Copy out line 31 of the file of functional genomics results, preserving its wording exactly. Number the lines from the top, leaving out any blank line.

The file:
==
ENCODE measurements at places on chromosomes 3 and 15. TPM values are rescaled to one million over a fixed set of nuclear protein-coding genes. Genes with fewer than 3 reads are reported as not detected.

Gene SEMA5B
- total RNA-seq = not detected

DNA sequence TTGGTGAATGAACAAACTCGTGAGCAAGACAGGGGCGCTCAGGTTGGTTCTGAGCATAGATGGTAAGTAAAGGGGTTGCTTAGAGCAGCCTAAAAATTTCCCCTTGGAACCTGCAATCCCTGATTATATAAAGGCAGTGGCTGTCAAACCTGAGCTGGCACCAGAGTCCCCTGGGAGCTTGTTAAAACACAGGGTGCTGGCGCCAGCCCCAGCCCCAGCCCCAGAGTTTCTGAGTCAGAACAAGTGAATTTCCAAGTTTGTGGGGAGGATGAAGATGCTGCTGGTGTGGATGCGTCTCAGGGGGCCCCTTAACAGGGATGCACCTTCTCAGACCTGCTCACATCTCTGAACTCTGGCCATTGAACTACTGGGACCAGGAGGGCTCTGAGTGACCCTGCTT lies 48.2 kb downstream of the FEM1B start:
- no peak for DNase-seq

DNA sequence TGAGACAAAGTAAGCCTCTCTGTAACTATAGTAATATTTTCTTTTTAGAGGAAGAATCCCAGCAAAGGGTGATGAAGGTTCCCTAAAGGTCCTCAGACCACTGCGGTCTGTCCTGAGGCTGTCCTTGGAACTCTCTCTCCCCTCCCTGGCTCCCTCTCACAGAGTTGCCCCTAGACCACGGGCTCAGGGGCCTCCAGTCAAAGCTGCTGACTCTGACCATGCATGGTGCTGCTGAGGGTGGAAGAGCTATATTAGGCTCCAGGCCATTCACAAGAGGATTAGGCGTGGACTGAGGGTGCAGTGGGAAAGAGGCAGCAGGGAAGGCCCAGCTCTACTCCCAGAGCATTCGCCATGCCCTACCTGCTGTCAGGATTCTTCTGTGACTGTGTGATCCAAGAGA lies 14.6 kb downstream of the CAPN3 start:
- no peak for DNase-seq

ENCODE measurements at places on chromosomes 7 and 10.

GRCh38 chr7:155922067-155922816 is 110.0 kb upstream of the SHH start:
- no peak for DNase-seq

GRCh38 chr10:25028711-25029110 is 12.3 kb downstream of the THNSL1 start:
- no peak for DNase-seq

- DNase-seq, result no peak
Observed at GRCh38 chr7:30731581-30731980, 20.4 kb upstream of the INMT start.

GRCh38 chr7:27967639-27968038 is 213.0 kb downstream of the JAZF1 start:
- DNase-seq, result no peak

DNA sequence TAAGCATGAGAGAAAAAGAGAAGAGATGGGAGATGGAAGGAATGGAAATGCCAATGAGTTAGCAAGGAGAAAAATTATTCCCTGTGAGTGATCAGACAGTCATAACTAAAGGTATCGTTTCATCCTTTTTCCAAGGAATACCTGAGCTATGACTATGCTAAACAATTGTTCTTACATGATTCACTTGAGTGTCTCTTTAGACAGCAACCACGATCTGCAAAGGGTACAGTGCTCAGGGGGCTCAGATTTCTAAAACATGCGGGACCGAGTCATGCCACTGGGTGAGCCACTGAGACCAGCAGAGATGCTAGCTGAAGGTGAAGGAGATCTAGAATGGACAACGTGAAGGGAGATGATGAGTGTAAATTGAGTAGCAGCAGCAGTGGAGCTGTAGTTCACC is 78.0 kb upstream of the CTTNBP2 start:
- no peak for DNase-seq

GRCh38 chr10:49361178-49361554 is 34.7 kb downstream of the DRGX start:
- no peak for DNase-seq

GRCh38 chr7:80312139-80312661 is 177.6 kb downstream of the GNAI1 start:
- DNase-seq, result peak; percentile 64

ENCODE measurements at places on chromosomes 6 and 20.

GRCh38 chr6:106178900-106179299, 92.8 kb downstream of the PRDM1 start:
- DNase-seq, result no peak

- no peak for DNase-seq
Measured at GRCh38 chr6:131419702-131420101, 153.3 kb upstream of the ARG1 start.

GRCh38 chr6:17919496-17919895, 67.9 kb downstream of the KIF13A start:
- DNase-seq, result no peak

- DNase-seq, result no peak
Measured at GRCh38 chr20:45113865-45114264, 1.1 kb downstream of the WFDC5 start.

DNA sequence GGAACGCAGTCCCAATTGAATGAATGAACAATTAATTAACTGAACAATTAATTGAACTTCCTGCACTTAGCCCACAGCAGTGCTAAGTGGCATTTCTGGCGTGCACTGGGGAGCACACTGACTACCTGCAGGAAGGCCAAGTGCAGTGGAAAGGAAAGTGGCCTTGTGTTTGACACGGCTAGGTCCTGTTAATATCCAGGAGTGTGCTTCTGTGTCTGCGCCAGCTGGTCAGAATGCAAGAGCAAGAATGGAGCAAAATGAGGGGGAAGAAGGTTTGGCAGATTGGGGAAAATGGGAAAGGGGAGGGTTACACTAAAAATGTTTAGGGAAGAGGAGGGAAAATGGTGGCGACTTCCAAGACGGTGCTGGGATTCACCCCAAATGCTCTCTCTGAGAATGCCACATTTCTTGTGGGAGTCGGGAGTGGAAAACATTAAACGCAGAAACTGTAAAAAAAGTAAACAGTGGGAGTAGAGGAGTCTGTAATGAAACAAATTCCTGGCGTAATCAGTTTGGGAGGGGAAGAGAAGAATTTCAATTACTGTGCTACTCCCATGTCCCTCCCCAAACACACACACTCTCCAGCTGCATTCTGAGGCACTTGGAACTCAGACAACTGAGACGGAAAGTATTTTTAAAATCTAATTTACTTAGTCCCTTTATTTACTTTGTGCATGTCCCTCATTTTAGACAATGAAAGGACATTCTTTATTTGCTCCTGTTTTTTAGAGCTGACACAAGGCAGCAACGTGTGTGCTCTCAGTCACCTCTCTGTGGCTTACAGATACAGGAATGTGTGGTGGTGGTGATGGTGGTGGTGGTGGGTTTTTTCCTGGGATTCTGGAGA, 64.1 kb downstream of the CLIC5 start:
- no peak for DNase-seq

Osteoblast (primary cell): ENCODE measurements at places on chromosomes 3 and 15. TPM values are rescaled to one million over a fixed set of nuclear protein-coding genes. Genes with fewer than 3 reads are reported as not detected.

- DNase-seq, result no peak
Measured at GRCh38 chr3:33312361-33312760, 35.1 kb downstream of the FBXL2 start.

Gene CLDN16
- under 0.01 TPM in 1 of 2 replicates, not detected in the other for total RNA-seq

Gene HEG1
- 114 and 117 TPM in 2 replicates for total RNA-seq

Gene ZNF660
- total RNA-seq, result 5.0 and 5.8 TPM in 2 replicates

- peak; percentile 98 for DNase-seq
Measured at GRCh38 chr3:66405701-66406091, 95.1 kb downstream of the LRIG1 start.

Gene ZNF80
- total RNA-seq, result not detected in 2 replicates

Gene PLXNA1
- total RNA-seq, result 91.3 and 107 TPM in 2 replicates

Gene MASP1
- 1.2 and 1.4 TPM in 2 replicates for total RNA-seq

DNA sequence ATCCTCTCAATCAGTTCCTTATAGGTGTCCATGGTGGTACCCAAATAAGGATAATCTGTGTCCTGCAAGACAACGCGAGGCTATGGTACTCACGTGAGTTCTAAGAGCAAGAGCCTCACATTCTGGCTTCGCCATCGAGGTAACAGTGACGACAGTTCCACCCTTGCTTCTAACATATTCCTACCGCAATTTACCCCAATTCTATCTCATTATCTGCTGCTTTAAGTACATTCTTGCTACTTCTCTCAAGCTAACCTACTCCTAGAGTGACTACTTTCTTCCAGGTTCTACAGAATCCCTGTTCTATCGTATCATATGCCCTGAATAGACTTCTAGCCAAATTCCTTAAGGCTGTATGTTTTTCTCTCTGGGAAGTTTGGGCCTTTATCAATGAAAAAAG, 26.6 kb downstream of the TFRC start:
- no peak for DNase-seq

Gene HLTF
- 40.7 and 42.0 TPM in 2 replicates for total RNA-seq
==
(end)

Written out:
Measured at GRCh38 chr20:45113865-45114264, 1.1 kb downstream of the WFDC5 start.